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Saturday/Sunday, June 18-19, 2011: Reporting, divorce and education

Stop the enabling

The reporting of the Dexter murders of two young children and their mother has me frustrated that our society goes straight to enabler mode when men abuse their family. We scramble to find a reason why he did it, and in doing so, we fail to see the self-centered hater who we have enabled and encouraged by making excuses for a father who murders his own children and their mother.

These are excuses from a local TV news station that young girls and boys are hearing, excuses that are ingredients in the formation of their ideas about what it means to be a man, and woman in relationship:

“The custody battle wore on the troubled relationship, making the murderer suicidal.”

“Monday, he finally snapped.”

“Upset that he couldn’t see his kids, and most recently his son’s 8th grade graduation.”

“You can only push a man so far.”

“Take away his kids, and he is a different man.”

“He was a broken man, he had a broken heart.”

“He couldn’t wait the four years it was going to take for them to become adults and he just lost his mind, went insane.”

He didn’t snap, he chose to seek vengeance on three helpless victims for a perceived injustice. He decided that his choice to hold his family hostage at gunpoint a year ago did not warrant the state’s protection from him.

I hope people will stop and consider if they are making excuses for someone they know. If so, can they see it justifies and encourages this kind of violence?

Jon Heath
Family Violence Project

Include kids in divorce law

I am a ninth grader at Mount Desert Island High School researching Maine’s divorce statute for a service learning project. This law states that children under 14 with divorced parents who share custody must have visitation schedules unless either parent is a convicted felon (or is proven to have been doing something illegal to the child). I am a child of divorce living in a combined family. I’m lucky that I’m 14 and can make some decisions regarding visits with my father, but others aren’t so fortunate.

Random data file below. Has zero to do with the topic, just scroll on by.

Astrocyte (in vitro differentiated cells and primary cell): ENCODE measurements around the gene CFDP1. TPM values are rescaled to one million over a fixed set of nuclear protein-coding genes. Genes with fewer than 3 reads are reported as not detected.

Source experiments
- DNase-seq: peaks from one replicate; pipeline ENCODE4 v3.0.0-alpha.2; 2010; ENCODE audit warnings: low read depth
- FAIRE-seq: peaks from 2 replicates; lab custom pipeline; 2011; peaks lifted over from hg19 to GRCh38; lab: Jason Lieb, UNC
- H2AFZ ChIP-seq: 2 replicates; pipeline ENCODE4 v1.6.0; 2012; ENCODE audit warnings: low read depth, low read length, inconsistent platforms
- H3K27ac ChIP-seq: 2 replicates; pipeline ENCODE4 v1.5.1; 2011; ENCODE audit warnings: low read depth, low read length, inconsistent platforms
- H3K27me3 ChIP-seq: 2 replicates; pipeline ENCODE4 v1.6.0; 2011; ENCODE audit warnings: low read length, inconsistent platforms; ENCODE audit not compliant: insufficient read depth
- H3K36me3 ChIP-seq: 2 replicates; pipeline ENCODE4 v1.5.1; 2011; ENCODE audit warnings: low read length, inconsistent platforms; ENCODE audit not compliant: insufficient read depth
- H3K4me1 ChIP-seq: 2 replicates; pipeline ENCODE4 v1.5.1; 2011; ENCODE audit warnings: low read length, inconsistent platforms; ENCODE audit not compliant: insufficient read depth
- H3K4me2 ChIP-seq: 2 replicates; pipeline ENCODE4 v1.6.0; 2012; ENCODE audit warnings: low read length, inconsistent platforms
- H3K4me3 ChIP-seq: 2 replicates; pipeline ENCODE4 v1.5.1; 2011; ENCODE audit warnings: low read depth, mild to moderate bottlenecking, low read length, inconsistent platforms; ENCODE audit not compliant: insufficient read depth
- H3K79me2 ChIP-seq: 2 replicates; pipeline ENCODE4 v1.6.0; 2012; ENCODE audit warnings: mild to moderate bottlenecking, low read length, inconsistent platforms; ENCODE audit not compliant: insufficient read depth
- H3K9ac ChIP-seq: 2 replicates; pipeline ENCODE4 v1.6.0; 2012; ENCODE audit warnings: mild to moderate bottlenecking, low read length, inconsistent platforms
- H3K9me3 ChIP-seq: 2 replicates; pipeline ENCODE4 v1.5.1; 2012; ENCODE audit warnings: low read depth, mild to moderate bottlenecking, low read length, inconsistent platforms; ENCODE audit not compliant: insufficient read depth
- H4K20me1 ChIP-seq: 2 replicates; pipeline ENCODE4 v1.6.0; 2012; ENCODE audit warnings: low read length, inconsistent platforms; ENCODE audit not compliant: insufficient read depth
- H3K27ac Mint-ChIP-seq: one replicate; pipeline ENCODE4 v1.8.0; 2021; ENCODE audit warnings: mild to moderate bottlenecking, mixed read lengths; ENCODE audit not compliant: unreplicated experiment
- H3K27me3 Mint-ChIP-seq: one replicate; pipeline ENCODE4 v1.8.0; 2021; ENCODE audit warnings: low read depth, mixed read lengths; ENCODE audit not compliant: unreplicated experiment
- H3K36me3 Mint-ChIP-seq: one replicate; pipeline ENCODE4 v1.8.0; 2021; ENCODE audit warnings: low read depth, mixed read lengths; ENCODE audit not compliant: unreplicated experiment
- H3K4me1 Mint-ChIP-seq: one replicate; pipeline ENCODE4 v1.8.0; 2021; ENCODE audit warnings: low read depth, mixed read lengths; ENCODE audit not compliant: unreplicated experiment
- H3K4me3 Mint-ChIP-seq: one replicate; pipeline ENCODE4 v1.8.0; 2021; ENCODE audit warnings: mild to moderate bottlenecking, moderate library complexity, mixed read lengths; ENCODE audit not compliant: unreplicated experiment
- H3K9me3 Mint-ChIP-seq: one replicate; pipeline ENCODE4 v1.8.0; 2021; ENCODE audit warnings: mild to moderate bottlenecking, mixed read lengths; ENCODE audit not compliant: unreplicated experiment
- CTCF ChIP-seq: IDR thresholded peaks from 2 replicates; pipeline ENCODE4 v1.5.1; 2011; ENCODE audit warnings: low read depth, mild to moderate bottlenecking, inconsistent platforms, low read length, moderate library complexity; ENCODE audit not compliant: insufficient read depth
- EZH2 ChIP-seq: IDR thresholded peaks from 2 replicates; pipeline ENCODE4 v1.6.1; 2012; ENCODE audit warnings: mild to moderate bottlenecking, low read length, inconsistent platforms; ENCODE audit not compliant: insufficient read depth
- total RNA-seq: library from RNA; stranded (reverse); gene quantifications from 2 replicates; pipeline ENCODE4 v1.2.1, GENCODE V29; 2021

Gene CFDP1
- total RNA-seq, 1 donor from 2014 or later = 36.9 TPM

I respect the right of a parent to have an ongoing relationship with their child, but Maine’s statute means that the children miss friends and special events. The biggest problem, though, is that the child is being forced into visitation and their feelings are being disregarded. One section of the law says that the court shall consider: “All other factors having a reasonable bearing on the physical and psychological well-being of the child.” Shouldn’t this mean that that child should have a voice in visitation schedules?

Kids are stakeholders in divorce, too, and our opinions should be respected. We need a divorce statute with guidelines that protect children’s choices regarding visitation.

Please contact state legislators to express opinions on this important issue.

Emma Soucek
Bar Harbor

We’re blushing

I want to let you know how very much we enjoy our Bangor Daily News each day. We look forward to our morning newspaper delivery as much as we do our first cup of coffee.